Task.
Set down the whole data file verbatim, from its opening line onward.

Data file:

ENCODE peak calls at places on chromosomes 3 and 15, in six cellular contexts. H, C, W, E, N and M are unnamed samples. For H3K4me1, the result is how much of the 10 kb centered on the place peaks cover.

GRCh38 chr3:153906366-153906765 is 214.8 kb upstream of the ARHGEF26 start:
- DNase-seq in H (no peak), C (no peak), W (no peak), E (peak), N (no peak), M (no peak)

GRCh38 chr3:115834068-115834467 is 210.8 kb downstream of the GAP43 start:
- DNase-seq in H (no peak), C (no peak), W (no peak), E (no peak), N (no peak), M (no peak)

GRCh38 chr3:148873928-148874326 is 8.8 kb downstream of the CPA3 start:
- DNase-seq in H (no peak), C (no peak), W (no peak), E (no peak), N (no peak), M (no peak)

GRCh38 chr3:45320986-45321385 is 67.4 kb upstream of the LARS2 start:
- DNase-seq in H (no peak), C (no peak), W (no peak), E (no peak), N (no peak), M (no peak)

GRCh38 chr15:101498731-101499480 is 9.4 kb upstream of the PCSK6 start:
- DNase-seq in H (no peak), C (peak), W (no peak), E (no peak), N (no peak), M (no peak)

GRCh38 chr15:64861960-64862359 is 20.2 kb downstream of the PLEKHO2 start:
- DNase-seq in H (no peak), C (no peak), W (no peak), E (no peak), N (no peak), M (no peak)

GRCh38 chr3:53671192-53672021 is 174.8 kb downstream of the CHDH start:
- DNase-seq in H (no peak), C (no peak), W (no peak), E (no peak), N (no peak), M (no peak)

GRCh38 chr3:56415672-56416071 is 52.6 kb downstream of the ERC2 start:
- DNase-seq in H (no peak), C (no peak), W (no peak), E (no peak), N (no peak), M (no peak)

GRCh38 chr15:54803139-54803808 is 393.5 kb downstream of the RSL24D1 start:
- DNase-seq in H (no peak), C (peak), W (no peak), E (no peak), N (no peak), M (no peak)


ENCODE peak calls at places on chromosomes 3 and 15, in six cellular contexts. H, C, W, E, N and M are unnamed samples. For H3K4me1, the result is how much of the 10 kb centered on the place peaks cover.

GRCh38 chr3:153906366-153906765 is 214.8 kb upstream of the ARHGEF26 start:
- DNase-seq in H (no peak), C (no peak), W (no peak), E (peak), N (no peak), M (no peak)

GRCh38 chr3:115834068-115834467 is 210.8 kb downstream of the GAP43 start:
- DNase-seq in H (no peak), C (no peak), W (no peak), E (no peak), N (no peak), M (no peak)

GRCh38 chr3:148873928-148874326 is 8.8 kb downstream of the CPA3 start:
- DNase-seq in H (no peak), C (no peak), W (no peak), E (no peak), N (no peak), M (no peak)

GRCh38 chr3:45320986-45321385 is 67.4 kb upstream of the LARS2 start:
- DNase-seq in H (no peak), C (no peak), W (no peak), E (no peak), N (no peak), M (no peak)

GRCh38 chr15:101498731-101499480 is 9.4 kb upstream of the PCSK6 start:
- DNase-seq in H (no peak), C (peak), W (no peak), E (no peak), N (no peak), M (no peak)

GRCh38 chr15:64861960-64862359 is 20.2 kb downstream of the PLEKHO2 start:
- DNase-seq in H (no peak), C (no peak), W (no peak), E (no peak), N (no peak), M (no peak)

GRCh38 chr3:53671192-53672021 is 174.8 kb downstream of the CHDH start:
- DNase-seq in H (no peak), C (no peak), W (no peak), E (no peak), N (no peak), M (no peak)

GRCh38 chr3:56415672-56416071 is 52.6 kb downstream of the ERC2 start:
- DNase-seq in H (no peak), C (no peak), W (no peak), E (no peak), N (no peak), M (no peak)

GRCh38 chr15:54803139-54803808 is 393.5 kb downstream of the RSL24D1 start:
- DNase-seq in H (no peak), C (peak), W (no peak), E (no peak), N (no peak), M (no peak)